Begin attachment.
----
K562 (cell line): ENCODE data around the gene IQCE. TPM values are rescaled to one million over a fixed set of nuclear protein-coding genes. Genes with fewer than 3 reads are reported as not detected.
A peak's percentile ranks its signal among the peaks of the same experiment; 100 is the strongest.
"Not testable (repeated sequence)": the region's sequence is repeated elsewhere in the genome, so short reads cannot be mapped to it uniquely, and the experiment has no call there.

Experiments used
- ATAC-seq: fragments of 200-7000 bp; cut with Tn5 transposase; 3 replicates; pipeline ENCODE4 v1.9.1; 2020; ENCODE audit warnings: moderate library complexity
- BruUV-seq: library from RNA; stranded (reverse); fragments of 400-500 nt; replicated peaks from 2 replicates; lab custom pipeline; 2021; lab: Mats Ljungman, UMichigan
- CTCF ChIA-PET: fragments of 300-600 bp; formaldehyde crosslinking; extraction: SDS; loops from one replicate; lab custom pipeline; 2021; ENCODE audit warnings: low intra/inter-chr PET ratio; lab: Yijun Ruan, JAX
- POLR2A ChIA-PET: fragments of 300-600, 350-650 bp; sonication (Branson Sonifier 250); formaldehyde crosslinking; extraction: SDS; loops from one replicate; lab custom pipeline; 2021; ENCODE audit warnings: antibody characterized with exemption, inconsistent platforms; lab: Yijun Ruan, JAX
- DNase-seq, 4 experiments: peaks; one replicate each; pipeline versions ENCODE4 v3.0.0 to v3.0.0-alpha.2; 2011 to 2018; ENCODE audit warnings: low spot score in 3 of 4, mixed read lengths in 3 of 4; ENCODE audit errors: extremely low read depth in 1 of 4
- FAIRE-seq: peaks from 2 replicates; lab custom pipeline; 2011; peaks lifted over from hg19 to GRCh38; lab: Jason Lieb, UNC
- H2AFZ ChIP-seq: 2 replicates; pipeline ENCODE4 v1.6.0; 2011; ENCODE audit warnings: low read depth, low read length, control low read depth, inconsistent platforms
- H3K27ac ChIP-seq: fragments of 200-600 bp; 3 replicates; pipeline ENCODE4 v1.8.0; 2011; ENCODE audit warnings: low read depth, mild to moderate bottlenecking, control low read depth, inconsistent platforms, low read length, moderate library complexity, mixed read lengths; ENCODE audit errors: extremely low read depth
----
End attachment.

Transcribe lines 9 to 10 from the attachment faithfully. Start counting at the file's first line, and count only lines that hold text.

- DNase-seq, 4 experiments: peaks; one replicate each; pipeline versions ENCODE4 v3.0.0 to v3.0.0-alpha.2; 2011 to 2018; ENCODE audit warnings: low spot score in 3 of 4, mixed read lengths in 3 of 4; ENCODE audit errors: extremely low read depth in 1 of 4
- FAIRE-seq: peaks from 2 replicates; lab custom pipeline; 2011; peaks lifted over from hg19 to GRCh38; lab: Jason Lieb, UNC